Patients wearing 'vest' lies down for the ECGI.

The ECGI System

The ECGI system, combined with a CT scan, produces a complete 3-D image of your heart along with identifying all the A-Fib-producing spots. Think of it as an ECG with 256 special high resolution electrodes rather than 12. It greatly reduces your ablation time and your radiation exposure.

A day before your ablation, you simply don a special vest with 256 electrodes covering your upper torso, and lay down. The 3-D image created is a road map of your heart with all the focal and rotor areas (A-Fib-producing spots) identified. During your ablation your EP simply ablates the “guilty” areas. Read more of my article…

Topera-FIRMap catheter - three sizes

The FIRM System

The FIRM system uses a different approach to mapping the heart and the A-Fib producing spots. It uses a basket catheter inside the heart to map large areas in a single pass and reveal the location of foci and rotors. Read more of my article…

Why are these two technologies important? ECGI allows your imaging & mapping to be performed the day prior to your ablation, rather than during your ablation. This shortens the length of your ablation procedure.  In addition it reduces your radiation exposure and produces remarkably accurate 3D images of your heart and identifies where A-Fib signals are coming from. The FIRM system, though performed during an ablation rather than before it, may be a significant improvement over the Lasso catheter mapping system now in current use. Both systems may mark a new level of imaging/mapping for A-Fib.

Flexible Biomechanical Balloon Catheter - photo credit: Dae-Hyeong Kim-University of Illinois

Stretchable Electronics Meets the Balloon Catheter

The merging of living systems with electronic systems is called “bioelectronics”. Key is a flexible, pliable circuit made from organic materials—the carbon-based building blocks of life. Bioelectronics have entered the EP lab with a prototype of a ‘bioelectronic catheter’, the marriage of a pliable integrated circuit with a catheter balloon.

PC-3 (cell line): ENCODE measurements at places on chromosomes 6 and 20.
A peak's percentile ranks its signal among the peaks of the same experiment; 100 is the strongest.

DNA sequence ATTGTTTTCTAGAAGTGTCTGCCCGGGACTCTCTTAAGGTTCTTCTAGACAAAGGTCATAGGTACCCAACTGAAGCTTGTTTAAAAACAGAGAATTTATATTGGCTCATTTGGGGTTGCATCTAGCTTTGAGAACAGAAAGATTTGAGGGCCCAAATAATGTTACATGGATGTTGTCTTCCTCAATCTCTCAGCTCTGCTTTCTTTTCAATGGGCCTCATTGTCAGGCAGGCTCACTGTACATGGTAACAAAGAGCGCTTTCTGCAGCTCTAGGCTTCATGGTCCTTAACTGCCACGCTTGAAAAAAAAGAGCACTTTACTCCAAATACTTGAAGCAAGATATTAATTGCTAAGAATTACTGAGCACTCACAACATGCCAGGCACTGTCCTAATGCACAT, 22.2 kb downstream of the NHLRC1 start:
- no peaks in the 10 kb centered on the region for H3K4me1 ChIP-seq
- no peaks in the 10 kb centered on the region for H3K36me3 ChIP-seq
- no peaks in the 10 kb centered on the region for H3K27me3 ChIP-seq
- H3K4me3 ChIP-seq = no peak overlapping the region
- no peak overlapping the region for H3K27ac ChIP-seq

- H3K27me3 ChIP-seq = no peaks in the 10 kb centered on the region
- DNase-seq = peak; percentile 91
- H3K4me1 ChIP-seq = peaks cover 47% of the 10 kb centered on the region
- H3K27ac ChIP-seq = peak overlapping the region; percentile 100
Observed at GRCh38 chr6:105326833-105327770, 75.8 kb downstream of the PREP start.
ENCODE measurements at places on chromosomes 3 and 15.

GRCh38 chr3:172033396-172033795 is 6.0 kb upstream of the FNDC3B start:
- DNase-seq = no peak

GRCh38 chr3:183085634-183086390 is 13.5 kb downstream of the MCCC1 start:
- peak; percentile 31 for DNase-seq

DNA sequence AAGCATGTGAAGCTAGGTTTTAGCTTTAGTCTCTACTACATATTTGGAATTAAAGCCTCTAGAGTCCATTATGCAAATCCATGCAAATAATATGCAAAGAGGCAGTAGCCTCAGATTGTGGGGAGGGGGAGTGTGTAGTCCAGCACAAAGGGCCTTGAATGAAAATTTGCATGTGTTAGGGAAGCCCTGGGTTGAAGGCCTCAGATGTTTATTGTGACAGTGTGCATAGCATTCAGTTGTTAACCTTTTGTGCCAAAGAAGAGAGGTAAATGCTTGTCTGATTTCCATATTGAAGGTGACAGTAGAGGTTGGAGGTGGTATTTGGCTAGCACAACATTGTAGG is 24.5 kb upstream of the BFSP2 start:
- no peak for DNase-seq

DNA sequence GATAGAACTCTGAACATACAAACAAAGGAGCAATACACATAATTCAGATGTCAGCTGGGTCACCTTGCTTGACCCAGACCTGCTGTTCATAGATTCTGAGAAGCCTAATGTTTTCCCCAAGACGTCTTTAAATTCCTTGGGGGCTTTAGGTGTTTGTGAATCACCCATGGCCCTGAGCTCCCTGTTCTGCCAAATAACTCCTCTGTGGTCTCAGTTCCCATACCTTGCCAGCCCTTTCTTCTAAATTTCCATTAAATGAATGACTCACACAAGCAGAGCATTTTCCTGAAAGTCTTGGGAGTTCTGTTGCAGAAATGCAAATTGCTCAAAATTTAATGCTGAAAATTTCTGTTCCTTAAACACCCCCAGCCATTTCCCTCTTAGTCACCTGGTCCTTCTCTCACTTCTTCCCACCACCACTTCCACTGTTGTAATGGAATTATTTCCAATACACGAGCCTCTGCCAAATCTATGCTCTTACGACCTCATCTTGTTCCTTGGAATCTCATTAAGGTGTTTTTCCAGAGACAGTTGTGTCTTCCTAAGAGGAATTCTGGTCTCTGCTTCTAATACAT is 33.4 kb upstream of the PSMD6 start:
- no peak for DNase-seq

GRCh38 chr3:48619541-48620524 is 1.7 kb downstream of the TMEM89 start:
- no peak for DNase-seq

In a mapping application, the deflated bioelectronic balloon catheter is slipped into the heart, then pumped up. The inflated integrated circuit conforms to the heart’s grooves and makes contact with hard-to-reach tissue. It can map a hundred electrical signals simultaneously, across a wider area and in far greater detail than had been previously possible. And it’s being developed to function in reverse. For ablation applications, instead of detecting current, it can apply precise electrical burns. This is a potentially breakthrough technology that may well change the way catheter mapping and ablation are performed. (Thanks to David Holzman for calling our attention to this ground-breaking research article.)

This is a remarkable time in the history of A-Fib treatment. Three very different technologies are poised to radically improve the way A-Fib is detected, mapped and ablated. We’ll look back at 2013 as a watershed year for A-Fib patients.

Three New Anticoagulants

In 2013 we saw three new anticoagulants, a welcome development for A-Fib patients. Note: the new anticoagulants are very expensive compared to the proven anticoagulant warfarin.

pradaxa_logo 150 pix 96 res Eliquis apixiban logo 150 pix 96 res Xarelto logo 150 pix 96 res

How do they compare to warfarin?

Warfarin seems to have a slightly higher chance of producing intracranial bleeding.
In general stay away from Pradaxa. There are horrible ER reports of patients bleeding to death from even minor cuts, because there is no antidote or reversal agent. Read more about my Pradaxa warning

Eliquis, in general, tested better than Xarelto in the clinical trials, but it’s so new we don’t have a lot of real-world data on it yet. And, as with Pradaxa, neither have antidotes or reversal agents.
In addition, there was what some consider a major problem with the clinical trials comparing the new anticoagulants to warfarin. ‘Compliance’ rates by warfarin users were poor (many either weren’t taking their warfarin or weren’t in the proper INR range). Did this skew the results?

And finally, unlike warfarin where effectiveness can be measured with INR levels, we don’t have any way to measure how effectively the new blood thinners actually anticoagulate blood. Read more of my article Warfarin vs. Pradaxa and the Other New Anticoagulants“.

Keep in mind: ‘New’ doesn’t necessarily mean ‘better’ or ‘more effective’ for You.

A-Fib with high blood pressure?

High Blood Pressure with Your A-Fib? Is Renal Denervation a solution?

As many as 30% of people with A-Fib also have high blood pressure which can’t be lowered by meds, exercise, diet, etc. There was hope that Renal Denervation would help.